GREENVILLE, S.C. (WSPA) – The city of Greenville is expanding their public transportation.
The city partnered with the Greenville Transit Authority to increase the routes of on the trolley which they say is their most popular service. The new rides start Thursday evening at 6:00pm.
“This is a glimpse into the future of public transportation in Greenville,” Greenville Mayor Knox White said.
The trolley which is funded by the city’s hospitality tax will now go from downtown to the North Main Street neighborhoods, over to the Augusta Road retail area and the West Greenville village.
“Giving those neighborhoods an opportunity to connect back to downtown and giving tourists an opportunity to connect to those areas,” said Addy Matney, the Greenville Transit Authority Board Chair.
Officials are hoping the trolley which runs Thursday to Sunday will get more cars off the road downtown.
“Maybe helping alleviate some of the parking issues that we have in our downtown area,” Matney said.
They also said the transportation option will help the elderly and poor.
“The fact that it’s free will give people an opportunity to be more self-sufficient and enjoy,” said Greenville City Councilwoman Lillian Brock Flemming.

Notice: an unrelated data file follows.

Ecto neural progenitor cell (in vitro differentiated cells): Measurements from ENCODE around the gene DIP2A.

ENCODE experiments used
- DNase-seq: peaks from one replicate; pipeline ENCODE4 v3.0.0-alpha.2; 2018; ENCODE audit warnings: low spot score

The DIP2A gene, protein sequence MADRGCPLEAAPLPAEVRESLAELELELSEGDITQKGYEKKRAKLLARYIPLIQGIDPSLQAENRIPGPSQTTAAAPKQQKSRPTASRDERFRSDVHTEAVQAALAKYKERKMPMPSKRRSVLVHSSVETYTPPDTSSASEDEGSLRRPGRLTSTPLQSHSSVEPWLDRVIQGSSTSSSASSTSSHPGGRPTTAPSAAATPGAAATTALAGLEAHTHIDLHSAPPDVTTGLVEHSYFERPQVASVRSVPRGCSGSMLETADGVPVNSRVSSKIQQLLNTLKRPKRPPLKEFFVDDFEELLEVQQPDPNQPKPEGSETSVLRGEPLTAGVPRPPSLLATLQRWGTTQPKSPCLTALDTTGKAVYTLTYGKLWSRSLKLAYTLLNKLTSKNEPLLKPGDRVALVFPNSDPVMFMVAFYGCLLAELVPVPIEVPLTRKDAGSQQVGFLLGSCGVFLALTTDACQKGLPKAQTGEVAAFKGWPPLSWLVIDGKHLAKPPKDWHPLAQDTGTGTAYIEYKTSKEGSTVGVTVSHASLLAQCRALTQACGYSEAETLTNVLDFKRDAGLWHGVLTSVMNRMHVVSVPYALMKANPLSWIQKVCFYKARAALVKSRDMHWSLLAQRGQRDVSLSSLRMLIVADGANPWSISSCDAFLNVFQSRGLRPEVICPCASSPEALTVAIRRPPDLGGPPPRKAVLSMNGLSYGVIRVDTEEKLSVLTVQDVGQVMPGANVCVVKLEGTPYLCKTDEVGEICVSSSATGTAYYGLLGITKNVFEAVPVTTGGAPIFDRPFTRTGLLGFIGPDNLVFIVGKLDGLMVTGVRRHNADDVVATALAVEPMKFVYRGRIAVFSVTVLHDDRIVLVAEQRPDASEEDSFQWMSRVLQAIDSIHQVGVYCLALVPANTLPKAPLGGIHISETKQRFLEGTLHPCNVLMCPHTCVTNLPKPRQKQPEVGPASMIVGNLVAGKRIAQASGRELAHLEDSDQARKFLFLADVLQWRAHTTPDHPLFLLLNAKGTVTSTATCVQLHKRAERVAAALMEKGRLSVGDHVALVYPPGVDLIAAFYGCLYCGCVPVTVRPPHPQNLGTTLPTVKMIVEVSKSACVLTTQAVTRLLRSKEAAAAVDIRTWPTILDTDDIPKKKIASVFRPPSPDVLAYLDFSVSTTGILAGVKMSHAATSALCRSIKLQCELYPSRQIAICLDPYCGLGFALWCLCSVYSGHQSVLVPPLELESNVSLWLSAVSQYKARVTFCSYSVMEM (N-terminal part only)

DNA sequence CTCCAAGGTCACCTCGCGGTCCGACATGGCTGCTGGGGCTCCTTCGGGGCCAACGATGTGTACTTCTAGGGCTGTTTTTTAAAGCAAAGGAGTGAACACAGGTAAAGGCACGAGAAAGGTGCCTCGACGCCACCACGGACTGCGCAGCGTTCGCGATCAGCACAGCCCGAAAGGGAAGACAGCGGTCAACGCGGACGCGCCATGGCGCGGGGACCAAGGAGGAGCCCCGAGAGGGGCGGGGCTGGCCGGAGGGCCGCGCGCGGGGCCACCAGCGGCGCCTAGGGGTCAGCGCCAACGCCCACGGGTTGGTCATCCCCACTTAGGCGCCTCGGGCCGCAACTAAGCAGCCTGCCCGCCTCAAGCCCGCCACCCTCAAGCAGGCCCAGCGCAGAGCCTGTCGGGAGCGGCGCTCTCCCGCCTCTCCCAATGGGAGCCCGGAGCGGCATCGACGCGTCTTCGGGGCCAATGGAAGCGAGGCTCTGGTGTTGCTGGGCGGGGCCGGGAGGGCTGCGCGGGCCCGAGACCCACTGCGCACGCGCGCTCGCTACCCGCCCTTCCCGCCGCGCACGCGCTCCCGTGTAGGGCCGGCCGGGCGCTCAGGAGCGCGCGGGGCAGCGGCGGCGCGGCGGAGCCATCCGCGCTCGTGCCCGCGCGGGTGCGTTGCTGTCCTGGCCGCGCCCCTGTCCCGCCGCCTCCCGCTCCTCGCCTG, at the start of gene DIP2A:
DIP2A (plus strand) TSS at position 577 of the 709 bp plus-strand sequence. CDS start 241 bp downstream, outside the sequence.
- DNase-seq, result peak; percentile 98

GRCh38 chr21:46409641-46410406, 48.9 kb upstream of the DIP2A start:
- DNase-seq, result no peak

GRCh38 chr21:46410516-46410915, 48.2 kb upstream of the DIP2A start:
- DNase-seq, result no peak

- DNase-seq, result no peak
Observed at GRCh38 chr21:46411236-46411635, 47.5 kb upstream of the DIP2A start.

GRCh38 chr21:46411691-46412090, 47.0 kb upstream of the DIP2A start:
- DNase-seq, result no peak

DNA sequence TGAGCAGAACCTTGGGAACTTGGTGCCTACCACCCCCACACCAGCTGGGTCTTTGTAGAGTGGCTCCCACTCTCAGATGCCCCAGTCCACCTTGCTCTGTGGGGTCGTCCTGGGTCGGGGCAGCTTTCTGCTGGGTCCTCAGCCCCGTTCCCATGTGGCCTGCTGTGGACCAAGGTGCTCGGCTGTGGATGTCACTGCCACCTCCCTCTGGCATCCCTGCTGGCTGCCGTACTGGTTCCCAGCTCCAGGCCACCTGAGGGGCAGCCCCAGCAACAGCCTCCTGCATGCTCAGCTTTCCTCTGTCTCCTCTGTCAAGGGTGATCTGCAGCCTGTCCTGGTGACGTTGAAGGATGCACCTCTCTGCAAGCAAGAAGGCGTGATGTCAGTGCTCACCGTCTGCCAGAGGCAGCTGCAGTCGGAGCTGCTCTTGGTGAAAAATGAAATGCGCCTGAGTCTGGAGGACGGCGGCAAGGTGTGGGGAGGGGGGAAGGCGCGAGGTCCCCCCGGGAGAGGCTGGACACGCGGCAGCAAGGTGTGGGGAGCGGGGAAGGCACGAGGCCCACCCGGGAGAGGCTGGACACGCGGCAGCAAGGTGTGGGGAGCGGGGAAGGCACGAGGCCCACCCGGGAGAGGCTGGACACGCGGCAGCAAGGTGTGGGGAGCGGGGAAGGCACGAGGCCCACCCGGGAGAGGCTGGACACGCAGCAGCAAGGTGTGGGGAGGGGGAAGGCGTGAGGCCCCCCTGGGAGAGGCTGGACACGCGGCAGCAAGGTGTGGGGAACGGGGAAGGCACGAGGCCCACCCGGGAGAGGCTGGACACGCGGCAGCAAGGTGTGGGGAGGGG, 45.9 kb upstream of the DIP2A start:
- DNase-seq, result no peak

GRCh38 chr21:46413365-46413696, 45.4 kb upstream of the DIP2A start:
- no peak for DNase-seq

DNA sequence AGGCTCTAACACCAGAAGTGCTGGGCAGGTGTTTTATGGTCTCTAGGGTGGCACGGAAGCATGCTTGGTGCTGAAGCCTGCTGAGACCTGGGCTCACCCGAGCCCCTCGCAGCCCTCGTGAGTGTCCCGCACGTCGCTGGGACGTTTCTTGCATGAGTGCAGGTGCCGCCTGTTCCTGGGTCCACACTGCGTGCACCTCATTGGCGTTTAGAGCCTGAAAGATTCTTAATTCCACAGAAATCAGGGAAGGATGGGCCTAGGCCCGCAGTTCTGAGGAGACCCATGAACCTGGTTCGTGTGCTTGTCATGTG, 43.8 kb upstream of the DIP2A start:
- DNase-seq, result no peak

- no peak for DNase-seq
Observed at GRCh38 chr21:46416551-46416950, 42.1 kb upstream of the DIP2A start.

However, some who live in these neighborhoods say this could add to the negative impact of gentrification. The trolley will mean neighborhoods like West Greenville will become more visible and vibrant, but the more the neighborhood is built up means it could become too expensive for long-time residents on fixed incomes.
“It’s going to change things, it’s going to affect things in a negative way too, but I think it’s more positive than negative,” said Rev. Vardry Fleming, the West Greenville Neighborhood Association President.
Most are excited about the traffic it will bring to the area as well as the service it will provide to those who need it, but they also say gentrification is something that needs to be taken seriously.
“We have to temper any excitement we may have about growth in the community because there is some cost to it,” said Joseph Bradley who works in West Greenville.
Transit officials say in order to get on one of the trolleys, people do have to be standing at a specific stop. They won’t be able to flag the trolleys down.